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Obtaining Due Process in a Non-Judicial Foreclosure State

Apr. 16, 2010

Things are starting to get really ugly out here on the front lines.  The banksters latest tactic has them confirming in writing that the homeowner’s eligibility for a modification is being considered while secretly continuing to foreclose.

 The homeowner breathes a huge sigh of relief and waits….and waits….and waits.  Then comes a knock on the door and the homeowner is out on the street. And, in more and more cases, the borrowers are not even being served with notice as required by law.
 
Anyone, and I mean anyone, can record a notice of default, wait the appropriate amount of time, and file a notice of sale; take these two documents to court and get an unlawful detainer.
 
The system is being abused by third parties who’s only interest in the property is the desire to collect on credit default swaps.
 
One way to advance awareness of the problem of pretender lenders would be to record these notices on the homes of all of our congressmen.
 
There is no judicial review, no oversight and, as a result, no due process even for those who have done nothing wrong; and nowhere is anyone considering the rights of the true beneficiary.
 
There is no review of the legitimacy of the foreclosure, and unless the borrower is willing to go to court and fight, there is no stopping the foreclosure.
 
And, with more borrowers rising up to fight their illegal foreclosure, the courts are becoming more crowded and judges are becoming impatient, often dismissing the borrower’s case without even a preliminary review of the facts.
 
In their view, the purpose of non-judicial foreclosure is to provide a quick and inexpensive means for the lender to remedy a default.  The borrower agreed to non-judicial foreclosure when the loan documents were signed.  End of challenge; end of case.
 
California, like 29 other states, is a non-judicial foreclosure state.  Rules of individual states very widely and you should only use this as a guide for examining applicable laws and procedures in your state.  I cannot over state the importance of having an experienced attorney as a resource.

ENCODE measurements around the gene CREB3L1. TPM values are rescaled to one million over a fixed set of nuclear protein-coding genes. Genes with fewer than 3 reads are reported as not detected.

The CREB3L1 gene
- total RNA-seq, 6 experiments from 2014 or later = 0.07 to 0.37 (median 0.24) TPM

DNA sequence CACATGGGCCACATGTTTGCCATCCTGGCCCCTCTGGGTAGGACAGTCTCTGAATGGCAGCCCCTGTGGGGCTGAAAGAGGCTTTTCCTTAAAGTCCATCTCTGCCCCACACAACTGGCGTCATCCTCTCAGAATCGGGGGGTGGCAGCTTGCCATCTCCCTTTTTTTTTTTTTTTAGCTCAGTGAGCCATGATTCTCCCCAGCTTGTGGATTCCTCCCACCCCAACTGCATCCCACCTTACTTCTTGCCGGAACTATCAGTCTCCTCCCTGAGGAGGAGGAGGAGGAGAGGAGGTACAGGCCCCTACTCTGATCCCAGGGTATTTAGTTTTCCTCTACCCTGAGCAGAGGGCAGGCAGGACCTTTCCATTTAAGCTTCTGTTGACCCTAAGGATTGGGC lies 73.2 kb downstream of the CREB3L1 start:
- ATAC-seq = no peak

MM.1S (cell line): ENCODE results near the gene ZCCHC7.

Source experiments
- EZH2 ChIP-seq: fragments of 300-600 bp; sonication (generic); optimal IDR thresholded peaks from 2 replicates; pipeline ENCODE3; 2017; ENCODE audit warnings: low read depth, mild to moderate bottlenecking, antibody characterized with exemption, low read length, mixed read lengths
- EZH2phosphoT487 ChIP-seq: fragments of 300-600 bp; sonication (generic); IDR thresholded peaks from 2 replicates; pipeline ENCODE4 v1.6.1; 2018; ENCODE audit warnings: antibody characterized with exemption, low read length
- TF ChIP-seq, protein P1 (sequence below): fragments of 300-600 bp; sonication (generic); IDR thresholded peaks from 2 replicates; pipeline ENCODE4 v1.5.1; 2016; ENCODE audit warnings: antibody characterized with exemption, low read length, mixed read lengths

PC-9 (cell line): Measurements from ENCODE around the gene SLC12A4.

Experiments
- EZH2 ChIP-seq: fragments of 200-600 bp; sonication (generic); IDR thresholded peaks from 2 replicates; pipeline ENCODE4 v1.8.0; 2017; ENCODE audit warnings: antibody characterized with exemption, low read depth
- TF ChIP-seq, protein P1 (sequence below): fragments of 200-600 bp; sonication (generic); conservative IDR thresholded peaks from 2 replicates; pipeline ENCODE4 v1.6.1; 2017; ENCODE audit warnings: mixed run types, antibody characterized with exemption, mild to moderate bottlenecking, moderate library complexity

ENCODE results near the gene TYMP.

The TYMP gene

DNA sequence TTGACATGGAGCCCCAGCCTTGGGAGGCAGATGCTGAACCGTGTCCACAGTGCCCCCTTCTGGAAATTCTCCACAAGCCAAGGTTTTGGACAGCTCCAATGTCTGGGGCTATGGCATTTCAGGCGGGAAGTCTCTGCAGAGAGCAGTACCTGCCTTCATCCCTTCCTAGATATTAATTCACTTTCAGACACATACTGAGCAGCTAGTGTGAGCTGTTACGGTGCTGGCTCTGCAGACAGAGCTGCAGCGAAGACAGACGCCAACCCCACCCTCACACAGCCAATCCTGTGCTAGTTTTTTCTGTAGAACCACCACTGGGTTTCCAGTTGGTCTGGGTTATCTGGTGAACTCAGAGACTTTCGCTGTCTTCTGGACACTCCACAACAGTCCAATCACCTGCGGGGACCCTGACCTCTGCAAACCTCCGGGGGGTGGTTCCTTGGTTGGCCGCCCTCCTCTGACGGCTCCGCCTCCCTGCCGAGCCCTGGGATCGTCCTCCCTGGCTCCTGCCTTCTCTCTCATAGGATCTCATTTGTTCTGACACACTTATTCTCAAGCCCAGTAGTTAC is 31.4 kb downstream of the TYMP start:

In California, judges have been isolating on a small portion of the California Civil Code, 2924, to the exclusion of other applicable law, and have been dismissing “produce the note defenses” on the grounds that 2924 contains “no produce the note” requirement.
 
The stated intention of the code is: “(1) to provide the creditor/beneficiary with a quick, inexpensive and efficient remedy against a defaulting debtor/trustor; (2) to protect the debtor/trustor from wrongful loss of the property; and (3) to ensure that a properly conducted sale is final between the parties and conclusive as to a bona fide purchaser.”
 
The Courts, in their haste to apply the first purpose, are ignoring the second and third purpose of the Code.  There is now a substantial body of evidence of wrongful foreclosures by entities lacking both authority and justification to do so.
 
Homeowners who have never been late on a payment have been evicted while others, negotiating a loan modification, have met the same fate.
 
Noting the opportunity created for fraud in a non-judicial foreclosure state, judges should be particularly wary of the potential for organized crime.  Now comes evidence that foreclosure mills are simply manufacturing and illegally backdating documents.
 
Courts are making the assumption, unsupported by facts, that the allegations contained in the notice of default and notice of sale are truthful.  
 
And, how can a properly conducted sale be final between the parties if the party of interest isn’t involved.  What about that individual?